Peter Alonso Finds A ‘Slump-Proof’ Swing

The Mets' Slugging Prospect Has Displayed Massive Power This Season

TAMPA—Peter Alonso might not be the most famous Florida alumnus on the St. Lucie Mets’ roster, but he’s definitely the most powerful. The hulking first baseman displayed big-time juice in college, where he swatted 23 longballs over three seasons with the Gators. He’s continued providing middle-of-the-order type thump as professional, including 15 home runs over just 71 games in his first full professional season.

But that power hasn’t always as come as easy as it looks in batting practice, when he punishes baseballs with regularity. Alonso, the Mets’ second-round pick last year, missed roughly six weeks after breaking his left hand just a week into the season. When he came back from the disabled list, he was understandably rusty. So he went to work on his swing

“I struggled a bit after I broke my hand and even before that. It was just a bit of a rough go at the start,” Alonso said. “It was just a persistent, everyday work ethic and getting in the cages and creating a consistent swing that (St. Lucie manager) Chad Kreuter calls ‘slump-proof. And I kind of believe it, because after the consistent work and routine I’ve been sticking with it’s been proven awesome.'”

To create that swing, Alonso and Kreuter went to work behind the scenes with a drill designed to keep Alonso making consistent, solid contact. The pair took a batting tee and Alonso took swing after swing attempting to hit the ball as sideways as possible. Like any adjustment, it took some time to see results. But once Alonso began feeling comfortable with the tweak in approach, the dividends came quickly.

After hitting .275/.352/.500 in June, Alonso got really hot in July. In the season’s fourth month, he hit .336/.394/.603 with eight home runs and 17 RBIs.

“I didn’t really have the start I wanted to, but I worked at it every day and once it starts snowballing and snowballing and snowballing and everything started clicking and I started hitting my stride, it was just like, wow, this is amazing,” he said. “So because the success didn’t really come that often—there were some bright flashes but it didn’t really come that often at first—the success later on in the season is making it so much sweeter.”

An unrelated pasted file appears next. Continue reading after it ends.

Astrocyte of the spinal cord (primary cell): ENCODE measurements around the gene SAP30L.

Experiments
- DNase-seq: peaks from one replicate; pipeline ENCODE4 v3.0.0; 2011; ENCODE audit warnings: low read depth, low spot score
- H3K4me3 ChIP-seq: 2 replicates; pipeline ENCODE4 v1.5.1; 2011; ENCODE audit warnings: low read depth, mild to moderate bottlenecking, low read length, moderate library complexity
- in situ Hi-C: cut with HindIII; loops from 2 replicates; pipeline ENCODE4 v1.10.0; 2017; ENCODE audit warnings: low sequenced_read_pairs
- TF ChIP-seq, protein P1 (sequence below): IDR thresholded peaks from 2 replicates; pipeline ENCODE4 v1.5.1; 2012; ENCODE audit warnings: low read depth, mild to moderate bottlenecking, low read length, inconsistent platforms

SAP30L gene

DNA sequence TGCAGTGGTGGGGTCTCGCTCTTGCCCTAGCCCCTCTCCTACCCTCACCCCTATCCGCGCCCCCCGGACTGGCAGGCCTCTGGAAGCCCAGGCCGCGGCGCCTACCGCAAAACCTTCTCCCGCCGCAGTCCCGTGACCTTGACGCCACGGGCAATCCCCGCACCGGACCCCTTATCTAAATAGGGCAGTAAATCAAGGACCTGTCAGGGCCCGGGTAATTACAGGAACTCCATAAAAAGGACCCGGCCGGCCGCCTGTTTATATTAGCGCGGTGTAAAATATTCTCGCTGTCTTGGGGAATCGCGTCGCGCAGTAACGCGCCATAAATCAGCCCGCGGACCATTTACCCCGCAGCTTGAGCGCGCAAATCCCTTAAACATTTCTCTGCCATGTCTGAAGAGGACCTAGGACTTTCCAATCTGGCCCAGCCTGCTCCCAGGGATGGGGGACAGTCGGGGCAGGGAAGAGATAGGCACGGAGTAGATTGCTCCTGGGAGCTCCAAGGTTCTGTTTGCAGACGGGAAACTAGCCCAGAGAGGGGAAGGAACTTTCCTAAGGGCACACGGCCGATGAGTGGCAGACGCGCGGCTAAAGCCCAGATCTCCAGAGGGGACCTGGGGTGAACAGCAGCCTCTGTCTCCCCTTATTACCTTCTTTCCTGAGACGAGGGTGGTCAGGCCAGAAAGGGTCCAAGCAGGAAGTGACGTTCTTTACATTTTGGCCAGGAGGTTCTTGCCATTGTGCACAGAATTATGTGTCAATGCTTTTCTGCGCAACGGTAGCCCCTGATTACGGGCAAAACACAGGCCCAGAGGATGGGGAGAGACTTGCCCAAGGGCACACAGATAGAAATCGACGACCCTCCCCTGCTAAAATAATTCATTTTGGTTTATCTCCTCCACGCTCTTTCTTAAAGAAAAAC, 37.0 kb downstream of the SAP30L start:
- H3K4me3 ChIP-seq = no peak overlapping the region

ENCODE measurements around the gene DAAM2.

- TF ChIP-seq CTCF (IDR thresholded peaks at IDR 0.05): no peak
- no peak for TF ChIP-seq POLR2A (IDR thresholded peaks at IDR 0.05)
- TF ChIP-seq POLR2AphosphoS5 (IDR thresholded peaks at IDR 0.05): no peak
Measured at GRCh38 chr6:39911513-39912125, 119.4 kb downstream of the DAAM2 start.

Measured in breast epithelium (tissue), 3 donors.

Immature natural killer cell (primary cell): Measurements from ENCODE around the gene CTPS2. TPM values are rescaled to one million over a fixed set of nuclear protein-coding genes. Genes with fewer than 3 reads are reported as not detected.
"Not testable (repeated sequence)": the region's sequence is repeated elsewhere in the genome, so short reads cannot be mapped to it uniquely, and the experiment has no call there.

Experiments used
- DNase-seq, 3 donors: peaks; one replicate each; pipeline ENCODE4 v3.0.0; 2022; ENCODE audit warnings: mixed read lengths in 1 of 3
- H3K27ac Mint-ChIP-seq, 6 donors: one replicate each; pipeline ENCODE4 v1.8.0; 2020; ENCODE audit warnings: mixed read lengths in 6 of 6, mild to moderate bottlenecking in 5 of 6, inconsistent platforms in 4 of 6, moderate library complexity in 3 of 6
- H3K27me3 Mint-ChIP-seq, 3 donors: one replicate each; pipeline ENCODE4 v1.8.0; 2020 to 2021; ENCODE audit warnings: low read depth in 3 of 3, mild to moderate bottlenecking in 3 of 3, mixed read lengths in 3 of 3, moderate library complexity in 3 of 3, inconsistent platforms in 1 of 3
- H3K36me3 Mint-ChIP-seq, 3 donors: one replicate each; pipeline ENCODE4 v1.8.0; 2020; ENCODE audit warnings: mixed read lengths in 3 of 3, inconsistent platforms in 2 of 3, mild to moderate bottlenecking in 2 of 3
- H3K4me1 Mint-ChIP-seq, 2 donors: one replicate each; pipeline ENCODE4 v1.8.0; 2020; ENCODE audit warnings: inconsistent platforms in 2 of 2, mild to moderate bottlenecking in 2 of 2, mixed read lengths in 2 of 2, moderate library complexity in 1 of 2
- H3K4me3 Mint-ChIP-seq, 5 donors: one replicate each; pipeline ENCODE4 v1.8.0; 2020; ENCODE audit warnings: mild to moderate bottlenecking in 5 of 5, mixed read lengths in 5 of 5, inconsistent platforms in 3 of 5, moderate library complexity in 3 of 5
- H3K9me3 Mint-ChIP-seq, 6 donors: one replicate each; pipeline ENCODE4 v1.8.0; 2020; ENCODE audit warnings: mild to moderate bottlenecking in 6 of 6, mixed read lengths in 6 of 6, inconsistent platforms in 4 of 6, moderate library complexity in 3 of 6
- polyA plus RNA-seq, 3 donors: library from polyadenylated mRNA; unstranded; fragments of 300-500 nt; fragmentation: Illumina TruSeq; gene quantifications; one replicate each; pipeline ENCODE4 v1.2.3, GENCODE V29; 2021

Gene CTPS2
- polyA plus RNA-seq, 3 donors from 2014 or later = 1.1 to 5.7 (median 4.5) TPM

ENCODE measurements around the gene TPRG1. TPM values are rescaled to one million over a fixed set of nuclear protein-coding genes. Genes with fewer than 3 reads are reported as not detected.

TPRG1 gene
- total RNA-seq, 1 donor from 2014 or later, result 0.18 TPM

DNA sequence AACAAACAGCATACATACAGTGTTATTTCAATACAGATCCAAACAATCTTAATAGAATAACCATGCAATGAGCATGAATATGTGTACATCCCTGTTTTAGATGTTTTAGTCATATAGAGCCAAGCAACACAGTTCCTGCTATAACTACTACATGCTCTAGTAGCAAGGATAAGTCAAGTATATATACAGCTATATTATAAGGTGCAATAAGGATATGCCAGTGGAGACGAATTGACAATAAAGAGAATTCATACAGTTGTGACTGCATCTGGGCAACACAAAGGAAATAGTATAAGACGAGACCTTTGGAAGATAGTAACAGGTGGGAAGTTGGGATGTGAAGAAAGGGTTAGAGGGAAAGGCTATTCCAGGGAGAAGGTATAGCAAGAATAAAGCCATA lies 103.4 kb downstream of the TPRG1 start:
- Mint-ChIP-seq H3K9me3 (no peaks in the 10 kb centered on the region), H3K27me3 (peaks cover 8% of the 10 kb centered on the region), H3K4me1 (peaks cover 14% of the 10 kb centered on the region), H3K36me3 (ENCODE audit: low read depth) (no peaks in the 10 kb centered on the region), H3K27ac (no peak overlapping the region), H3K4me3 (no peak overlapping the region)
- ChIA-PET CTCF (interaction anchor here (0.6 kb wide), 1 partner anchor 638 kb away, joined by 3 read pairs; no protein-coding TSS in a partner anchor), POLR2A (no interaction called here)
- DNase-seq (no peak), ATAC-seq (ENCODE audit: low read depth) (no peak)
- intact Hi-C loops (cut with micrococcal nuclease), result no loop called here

Another key to Alonso’s summer surge involved teaching himself how to stop overthinking. Given the veritable Rubik’s Cube of situations a player faces on a pitch-to-pitch basis, that’s not always easy. But to be successful a player has to find a way to withdraw his mind—at least partially—from the game.

“It’s very difficult. It’s hard to explain, but the whole thought process with baseball—it’s like you have to anticipate, you have to think, you have to use your brain, but you have to know when to shut it off,” he said. “It’s very difficult. In the box, for each swing you step out and think about what you need to do but once you step in the box and once you’re ready to go, you can’t really think. You’ve just got to see the ball and let everything happen. It’s very difficult.”

In its place, he needs to let his body take over and do what it’s been doing for the better portion of the player’s life.

“The only thing that’s going to stop me from doing well at the plate is me and just being in my own head,” he said, “but I just shut the brain off when I get in the box and then it’s ‘see ball, hit ball.'”

Ever since June, that’s exactly what Alonso’s been doing.

  • Yankees righthander Albert Abreu made a rehab start with the Gulf Coast League on Thursday and began the process of shaking off the rust after roughly a month on the shelf. Abreu, acquired from the Astros in the offseason with righthander Jorge Guzman for catcher Brian McCann, allowed two runs (one earned) on a hit and a walk in 1.1 innings.Abreu’s fastball sat between 92-96 in the first inning and was 92-94 to the one batter he faced in the second inning before reaching his pitch count and exiting. He also mixed in a curveball in the 78-80 mph range and a changeup in the mid-80s. Abreu, 21, was 1-3, 3.82 this year in the minors between low Class A Charleston and high Class A Tampa. He touched 100 mph with his fastball this season.

  • The most intriguing arm the Blue Jays threw belonged to a pitcher who was playing shortstop in the Rockies’ organization as recently as May 12. Emerson Jimenez was released by Colorado on May 25, signed with the Blue Jays on June 23 and on Thursday made his second GCL appearance.Jimenez, 22, showed an easy delivery that belied his 94-98 mph fastball. He coupled the pitch with a swing-and-miss changeup in the high-80s and a developing slider in the low-80s. He struck out three in two innings of two-hit ball.
  • Yankees shortstop Jose Devers, the cousin of Red Sox big leaguer Rafael Devers showed smooth action and a strong arm at shortstop. He also put together a nice little piece of hitting when he flipped an 84 mph changeup running away from him into right field for a single.
  • Yankees righthander Wellington Diaz, who relieved Abreu, was aggressive in the zone with a low-90s fastball that touched as high as 94 mph. He used a high-80s changeup as his primary offspeed pitch and got multiple swings and misses with it.

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